Comparing deep learning and pathologist quantification of cell-level PD-L1 expression in non-small cell lung cancer whole-slide images

L. van Eekelen, J. Spronck, M. Looijen-Salamon, S. Vos, E. Munari, I. Girolami, A. Eccher, B. Acs, C. Boyaci, G. de Souza, M. Demirel-Andishmand, L. Meesters, D. Zegers, L. van der Woude, W. Theelen, M. van den Heuvel, K. Gr├╝nberg, B. van Ginneken, J. van der Laak and F. Ciompi

Scientific Reports 2024;14.

DOI PMID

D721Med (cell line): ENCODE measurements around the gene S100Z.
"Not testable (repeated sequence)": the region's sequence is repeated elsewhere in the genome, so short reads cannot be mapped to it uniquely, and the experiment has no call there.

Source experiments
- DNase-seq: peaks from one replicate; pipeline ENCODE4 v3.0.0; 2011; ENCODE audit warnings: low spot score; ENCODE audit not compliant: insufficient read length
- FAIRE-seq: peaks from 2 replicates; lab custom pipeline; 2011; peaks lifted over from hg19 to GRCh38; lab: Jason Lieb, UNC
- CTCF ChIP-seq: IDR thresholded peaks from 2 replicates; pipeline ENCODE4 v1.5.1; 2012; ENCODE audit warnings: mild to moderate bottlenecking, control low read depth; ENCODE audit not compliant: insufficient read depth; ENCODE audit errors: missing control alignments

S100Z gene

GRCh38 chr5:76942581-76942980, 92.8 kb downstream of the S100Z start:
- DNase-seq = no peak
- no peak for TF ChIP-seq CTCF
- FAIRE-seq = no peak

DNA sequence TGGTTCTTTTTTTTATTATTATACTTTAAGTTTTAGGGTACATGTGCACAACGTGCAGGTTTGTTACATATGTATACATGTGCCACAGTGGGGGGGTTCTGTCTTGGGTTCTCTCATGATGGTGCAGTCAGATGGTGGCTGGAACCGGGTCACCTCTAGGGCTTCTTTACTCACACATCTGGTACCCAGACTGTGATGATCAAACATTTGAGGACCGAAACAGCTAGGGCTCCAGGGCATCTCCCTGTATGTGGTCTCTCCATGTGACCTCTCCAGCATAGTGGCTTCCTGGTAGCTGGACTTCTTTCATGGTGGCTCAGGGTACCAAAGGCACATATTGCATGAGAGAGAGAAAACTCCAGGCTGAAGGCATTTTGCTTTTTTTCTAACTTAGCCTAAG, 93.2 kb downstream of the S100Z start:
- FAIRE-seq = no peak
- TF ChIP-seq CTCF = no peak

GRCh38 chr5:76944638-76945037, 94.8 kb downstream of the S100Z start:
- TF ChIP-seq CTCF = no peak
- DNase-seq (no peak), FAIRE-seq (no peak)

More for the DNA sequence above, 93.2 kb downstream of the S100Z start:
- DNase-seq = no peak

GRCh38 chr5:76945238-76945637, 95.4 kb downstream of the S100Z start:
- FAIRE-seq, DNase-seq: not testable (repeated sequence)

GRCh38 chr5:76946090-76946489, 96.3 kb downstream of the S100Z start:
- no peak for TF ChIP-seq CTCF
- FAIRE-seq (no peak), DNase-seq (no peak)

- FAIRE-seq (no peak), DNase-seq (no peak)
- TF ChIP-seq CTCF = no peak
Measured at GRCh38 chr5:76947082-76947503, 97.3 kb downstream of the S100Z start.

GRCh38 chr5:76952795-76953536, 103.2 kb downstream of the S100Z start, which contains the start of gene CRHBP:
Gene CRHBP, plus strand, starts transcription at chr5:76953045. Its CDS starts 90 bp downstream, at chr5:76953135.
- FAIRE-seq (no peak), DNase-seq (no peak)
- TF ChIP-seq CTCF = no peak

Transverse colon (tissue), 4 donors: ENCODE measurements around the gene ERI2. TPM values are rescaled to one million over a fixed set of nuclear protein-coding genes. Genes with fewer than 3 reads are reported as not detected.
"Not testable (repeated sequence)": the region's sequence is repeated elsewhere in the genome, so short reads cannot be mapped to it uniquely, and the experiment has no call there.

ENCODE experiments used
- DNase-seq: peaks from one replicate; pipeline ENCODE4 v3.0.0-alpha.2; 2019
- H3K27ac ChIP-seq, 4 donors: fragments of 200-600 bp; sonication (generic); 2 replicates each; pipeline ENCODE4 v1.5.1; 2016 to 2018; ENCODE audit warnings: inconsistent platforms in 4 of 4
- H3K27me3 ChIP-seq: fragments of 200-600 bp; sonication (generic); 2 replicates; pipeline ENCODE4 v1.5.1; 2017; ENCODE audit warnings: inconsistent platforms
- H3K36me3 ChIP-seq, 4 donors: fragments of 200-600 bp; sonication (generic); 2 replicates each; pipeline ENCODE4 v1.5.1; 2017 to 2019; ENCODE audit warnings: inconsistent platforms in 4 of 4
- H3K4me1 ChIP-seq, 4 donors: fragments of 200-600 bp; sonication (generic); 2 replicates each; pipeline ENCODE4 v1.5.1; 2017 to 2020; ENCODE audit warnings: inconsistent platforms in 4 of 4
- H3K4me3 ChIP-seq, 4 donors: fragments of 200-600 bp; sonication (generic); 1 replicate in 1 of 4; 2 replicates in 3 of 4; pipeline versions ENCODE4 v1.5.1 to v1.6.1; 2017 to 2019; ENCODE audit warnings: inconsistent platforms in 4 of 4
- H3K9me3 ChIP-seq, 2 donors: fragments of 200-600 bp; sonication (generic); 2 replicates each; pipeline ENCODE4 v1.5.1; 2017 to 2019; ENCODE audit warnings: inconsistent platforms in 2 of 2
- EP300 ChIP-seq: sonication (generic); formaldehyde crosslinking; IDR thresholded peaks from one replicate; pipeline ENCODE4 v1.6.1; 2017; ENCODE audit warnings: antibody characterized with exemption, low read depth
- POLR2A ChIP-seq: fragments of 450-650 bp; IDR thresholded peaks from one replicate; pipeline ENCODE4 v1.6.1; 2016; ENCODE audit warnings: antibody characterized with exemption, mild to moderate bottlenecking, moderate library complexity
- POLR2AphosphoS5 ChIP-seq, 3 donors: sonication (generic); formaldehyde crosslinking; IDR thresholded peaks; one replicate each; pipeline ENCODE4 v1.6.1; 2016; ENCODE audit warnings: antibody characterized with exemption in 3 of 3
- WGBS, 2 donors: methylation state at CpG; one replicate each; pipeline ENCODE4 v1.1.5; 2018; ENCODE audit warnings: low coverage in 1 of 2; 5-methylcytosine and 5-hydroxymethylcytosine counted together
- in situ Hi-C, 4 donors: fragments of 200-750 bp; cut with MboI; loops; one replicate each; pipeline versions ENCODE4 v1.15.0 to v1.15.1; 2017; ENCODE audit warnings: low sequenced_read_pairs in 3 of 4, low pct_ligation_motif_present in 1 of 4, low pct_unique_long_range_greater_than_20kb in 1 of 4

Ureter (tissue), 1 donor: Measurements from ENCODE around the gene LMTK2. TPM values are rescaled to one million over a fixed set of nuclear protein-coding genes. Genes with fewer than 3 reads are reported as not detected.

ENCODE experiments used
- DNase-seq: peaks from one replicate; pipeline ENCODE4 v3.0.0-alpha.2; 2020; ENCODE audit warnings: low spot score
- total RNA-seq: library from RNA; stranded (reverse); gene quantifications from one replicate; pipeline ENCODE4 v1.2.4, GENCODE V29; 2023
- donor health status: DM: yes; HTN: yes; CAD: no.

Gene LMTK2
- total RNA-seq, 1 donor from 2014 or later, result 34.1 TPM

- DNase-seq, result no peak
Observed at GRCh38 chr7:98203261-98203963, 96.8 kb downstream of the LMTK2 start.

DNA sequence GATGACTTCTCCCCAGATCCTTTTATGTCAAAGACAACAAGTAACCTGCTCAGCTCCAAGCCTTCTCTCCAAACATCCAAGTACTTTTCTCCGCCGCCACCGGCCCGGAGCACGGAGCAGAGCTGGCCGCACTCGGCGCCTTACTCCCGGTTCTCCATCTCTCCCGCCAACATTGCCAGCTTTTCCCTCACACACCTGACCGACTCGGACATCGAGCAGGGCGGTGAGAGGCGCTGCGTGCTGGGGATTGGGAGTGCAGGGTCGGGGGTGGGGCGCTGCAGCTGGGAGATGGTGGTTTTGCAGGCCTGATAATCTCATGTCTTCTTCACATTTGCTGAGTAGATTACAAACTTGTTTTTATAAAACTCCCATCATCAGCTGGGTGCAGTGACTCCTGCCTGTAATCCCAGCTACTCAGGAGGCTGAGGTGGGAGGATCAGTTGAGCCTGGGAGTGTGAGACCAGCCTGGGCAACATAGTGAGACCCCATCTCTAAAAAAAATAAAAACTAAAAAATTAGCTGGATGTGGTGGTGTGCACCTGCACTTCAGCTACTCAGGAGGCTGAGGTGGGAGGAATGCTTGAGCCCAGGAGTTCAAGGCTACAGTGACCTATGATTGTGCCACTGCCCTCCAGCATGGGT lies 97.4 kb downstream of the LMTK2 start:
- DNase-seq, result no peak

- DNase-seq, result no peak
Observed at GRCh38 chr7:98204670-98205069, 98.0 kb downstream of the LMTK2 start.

AbstractProgrammed death-ligand 1 (PD-L1) expression is currently used in the clinic to assess eligibility for immune-checkpoint inhibitors via the tumor proportion score (TPS), but its efficacy is limited by high interobserver variability. Multiple papers have presented systems for the automatic quantification of TPS, but none report on the task of determining cell-level PD-L1 expression and often reserve their evaluation to a single PD-L1 monoclonal antibody or clinical center. In this paper, we report on a deep learning algorithm for detecting PD-L1 negative and positive tumor cells at a cellular level and evaluate it on a cell-level reference standard established by six readers on a multi-centric, multi PD-L1 assay dataset. This reference standard also provides for the first time a benchmark for computer vision algorithms. In addition, in line with other papers, we also evaluate our algorithm at slide-level by measuring the agreement between the algorithm and six pathologists on TPS quantification. We find a moderately low interobserver agreement at cell-level level (mean reader-reader F1 score = 0.68) which our algorithm sits slightly under (mean reader-AI F1 score = 0.55), especially for cases from the clinical center not included in the training set. Despite this, we find good AI-pathologist agreement on quantifying TPS compared to the interobserver agreement (mean reader-reader Cohen's kappa = 0.54, 95% CI 0.26-0.81, mean reader-AI kappa = 0.49, 95% CI 0.27--0.72). In conclusion, our deep learning algorithm demonstrates promise in detecting PD-L1 expression at a cellular level and exhibits favorable agreement with pathologists in quantifying the tumor proportion score (TPS). We publicly release our models for use via the Grand-Challenge platform.